The RSC’s twin productions of Love’s Labour’s Lost and Much Ado About Nothing have enjoyed a sparkling few years, first playing to acclaim in Stratford-upon-Avon in 2014, before being revived at Chichester Festival Theatre back in September, nipping up to Manchester briefly in November, and finally landing on the Haymarket shortly before Christmas. Their London swansong confirms them as the masterpieces they are: two sumptuously frothy escapes into idyllic Edwardian innocence.
Director Christopher Luscombe’s decision to transplant Love’s Labour’s Lost from 16th-century Spain to 1914 England is an inspired one. Shakespeare’s verbal contortions and unrelenting wordplay take on a glossy veneer of Wildean wit. The sparring suitors shine with the blissful flush of untainted youth. And when the short, sharp shock of death puts an end to the flirting and frivolity, it arrives as the outbreak of war. Luscombe engineers an arresting volte-face; the lovers’ pageantry ceases mid-celebration with shuffling uncertainty, before Berowne, Navarre, Longaville and Dumaine, clad in khaki, march off to the Western Front. This is Navarre Revisited. Never such innocence again.
Luscombe and designer Simon Higlett have constructed a pre-war, aristocratic utopia of toe-wriggling richness. Within two towering, red-brick follies, Higlett’s gliding set conjures up salubrious, chaise-longue-filled studies, colonnaded bowls lawns, and secluded, grey-tiled rooftops complete with adorably puffing chimneys. It’s an utterly charming world – an isolated Eden filled with distractions and vanities, into which the First World War intrudes with gut-wrenching suddenness. And it’s all perfectly paired with Nigel Hess’ chamber-music soundtrack, a harmony of strings perennially teetering towards kitsch, an ode to a lost England.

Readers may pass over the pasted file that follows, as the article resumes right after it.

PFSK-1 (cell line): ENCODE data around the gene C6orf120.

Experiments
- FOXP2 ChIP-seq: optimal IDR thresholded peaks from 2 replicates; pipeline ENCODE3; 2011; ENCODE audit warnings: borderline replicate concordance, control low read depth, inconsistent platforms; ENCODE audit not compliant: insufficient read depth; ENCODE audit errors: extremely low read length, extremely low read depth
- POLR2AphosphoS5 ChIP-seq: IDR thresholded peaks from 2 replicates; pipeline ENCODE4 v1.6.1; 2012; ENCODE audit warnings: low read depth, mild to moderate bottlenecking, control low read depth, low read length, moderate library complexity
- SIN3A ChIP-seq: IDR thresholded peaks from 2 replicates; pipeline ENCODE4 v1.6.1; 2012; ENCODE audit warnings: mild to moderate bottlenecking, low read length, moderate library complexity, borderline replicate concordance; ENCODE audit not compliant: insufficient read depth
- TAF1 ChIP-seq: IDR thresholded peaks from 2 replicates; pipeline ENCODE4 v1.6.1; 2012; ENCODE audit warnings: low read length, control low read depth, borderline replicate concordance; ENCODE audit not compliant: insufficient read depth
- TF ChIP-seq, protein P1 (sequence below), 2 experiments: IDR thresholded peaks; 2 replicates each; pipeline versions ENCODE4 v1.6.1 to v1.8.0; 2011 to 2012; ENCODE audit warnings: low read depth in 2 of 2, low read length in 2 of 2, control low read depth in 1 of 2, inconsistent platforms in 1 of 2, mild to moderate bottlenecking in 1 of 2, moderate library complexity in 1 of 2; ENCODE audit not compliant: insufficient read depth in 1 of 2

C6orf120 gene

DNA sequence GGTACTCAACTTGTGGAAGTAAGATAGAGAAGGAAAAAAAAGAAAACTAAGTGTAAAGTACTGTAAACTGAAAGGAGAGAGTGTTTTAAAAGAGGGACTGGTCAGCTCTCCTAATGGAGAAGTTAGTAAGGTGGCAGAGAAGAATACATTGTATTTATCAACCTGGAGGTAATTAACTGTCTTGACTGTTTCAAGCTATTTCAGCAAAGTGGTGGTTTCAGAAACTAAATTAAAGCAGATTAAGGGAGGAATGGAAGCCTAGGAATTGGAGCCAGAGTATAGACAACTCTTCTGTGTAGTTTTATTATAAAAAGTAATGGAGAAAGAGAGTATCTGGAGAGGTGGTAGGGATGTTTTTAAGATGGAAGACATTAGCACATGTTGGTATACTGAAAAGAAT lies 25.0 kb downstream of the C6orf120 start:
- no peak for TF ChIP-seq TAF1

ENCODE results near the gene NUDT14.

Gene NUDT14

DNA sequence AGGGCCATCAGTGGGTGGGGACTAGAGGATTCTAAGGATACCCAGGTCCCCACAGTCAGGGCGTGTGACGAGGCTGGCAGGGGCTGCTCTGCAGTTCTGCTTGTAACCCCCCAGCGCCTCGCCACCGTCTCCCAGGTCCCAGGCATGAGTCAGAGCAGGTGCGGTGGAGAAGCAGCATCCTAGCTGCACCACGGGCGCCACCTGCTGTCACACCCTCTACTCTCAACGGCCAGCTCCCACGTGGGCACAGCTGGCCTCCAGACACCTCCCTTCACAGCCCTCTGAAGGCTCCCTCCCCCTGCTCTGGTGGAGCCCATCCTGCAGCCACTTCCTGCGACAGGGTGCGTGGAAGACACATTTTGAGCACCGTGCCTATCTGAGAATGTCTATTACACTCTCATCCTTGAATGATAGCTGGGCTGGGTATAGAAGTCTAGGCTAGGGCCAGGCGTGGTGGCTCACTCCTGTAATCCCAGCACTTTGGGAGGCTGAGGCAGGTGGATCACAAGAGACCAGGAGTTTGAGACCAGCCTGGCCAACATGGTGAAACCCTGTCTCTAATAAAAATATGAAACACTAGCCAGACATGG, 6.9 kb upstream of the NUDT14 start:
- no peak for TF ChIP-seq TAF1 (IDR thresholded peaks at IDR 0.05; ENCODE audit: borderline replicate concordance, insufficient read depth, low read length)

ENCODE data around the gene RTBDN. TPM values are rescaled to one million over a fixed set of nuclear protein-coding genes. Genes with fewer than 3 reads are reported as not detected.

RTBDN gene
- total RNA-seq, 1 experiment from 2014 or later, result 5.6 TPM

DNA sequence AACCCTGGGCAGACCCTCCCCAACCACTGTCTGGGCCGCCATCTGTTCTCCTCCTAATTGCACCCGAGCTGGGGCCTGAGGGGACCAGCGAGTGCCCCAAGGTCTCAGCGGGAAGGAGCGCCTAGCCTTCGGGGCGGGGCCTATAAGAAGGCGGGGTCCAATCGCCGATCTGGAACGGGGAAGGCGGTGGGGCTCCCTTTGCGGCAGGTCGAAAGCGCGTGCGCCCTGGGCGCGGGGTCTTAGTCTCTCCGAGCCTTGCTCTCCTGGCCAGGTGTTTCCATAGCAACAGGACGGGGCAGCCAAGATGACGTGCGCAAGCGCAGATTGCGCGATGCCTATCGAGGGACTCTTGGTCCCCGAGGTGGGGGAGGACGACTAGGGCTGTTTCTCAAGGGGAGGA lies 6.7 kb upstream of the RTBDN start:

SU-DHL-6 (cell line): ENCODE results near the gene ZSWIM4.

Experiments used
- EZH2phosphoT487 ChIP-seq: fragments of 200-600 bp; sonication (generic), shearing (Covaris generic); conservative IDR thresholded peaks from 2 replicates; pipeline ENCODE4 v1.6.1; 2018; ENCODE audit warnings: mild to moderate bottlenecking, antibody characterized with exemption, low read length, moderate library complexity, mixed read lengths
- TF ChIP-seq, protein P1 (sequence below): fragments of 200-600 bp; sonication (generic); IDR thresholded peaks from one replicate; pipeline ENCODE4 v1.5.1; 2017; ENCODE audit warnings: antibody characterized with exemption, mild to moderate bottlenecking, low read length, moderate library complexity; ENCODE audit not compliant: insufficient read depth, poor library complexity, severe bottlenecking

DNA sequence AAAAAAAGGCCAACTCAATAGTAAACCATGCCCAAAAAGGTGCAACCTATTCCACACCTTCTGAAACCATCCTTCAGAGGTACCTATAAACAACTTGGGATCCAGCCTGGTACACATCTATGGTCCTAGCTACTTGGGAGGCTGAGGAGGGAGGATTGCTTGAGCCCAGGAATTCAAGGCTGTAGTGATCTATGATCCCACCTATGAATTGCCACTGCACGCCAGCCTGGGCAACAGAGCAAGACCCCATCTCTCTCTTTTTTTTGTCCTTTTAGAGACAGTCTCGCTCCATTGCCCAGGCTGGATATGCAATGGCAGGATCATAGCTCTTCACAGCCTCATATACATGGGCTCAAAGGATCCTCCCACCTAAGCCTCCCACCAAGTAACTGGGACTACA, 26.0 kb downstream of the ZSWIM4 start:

Edward Bennett as Berowne, Sam Alexander as Navarre, William Belchambers as Longaville and Tunji Kasim as Dumaine all impress, their transparent intellectual posturing and good-natured, boarding-school banter simultaneously endearing them to the audience and betraying their emotional immaturity. They are lost pyjama-clad boys, giddy with infatuation but still clinging to their teddy bears and safety blankets. Opposite them, Leah Whittaker’s Princess of France and her retinue are far more worldly, receiving the boys’ advances with a playful, knowing insouciance.
Elsewhere, Nick Haverson’s Costard is an entertainingly vulgar hunchback, straight from the dingy streets of Dickens’ London, and Stephen Pacey’s aggressively verbose Holofernes is entertainingly self-important. It’s John Hodgkinson’s flamboyant Don Armado that sticks in the memory most, though: a masterclass of over-acting, his Armado is a larger-than-life cross between Manuel from Fawlty Towers and Cervantes’ Don Quixote, a garishly bedecked study in overwhelming emotion and hilarious mispronunciation. And Peter McGovern’s Moth is a perfect foil for him, a cherubic manservant with the voice of an angel.
Often, when directors choose to stage Shakespeare in an unexpected context, the result can feel arbitrary, gimmicky and cosmetic. Recently, one thinks of Deborah Warner’s needlessly Brechtian King Lear at the Old Vic, and the National’s inexplicably office-bound As You Like It. But Luscombe can breathe easily: his Edwardian reimagining of Love’s Labour’s Lost, with its subtle yet stirring nods towards the impending World War, makes perfect sense. It boasts a universally commendable cast, an evocative original score, and a sublimely opulent design, but its ultimate triumph is in its conceptual genius. Luscombe shines fresh, revealing light on the play, elegantly capturing both the humour and the hubris of Shakespeare’s syrupy battle-of-the-sexes.
Love’s Labour’s Lost is playing the Theatre Royal Haymarket until March 18.
Photo: Manuel Harlan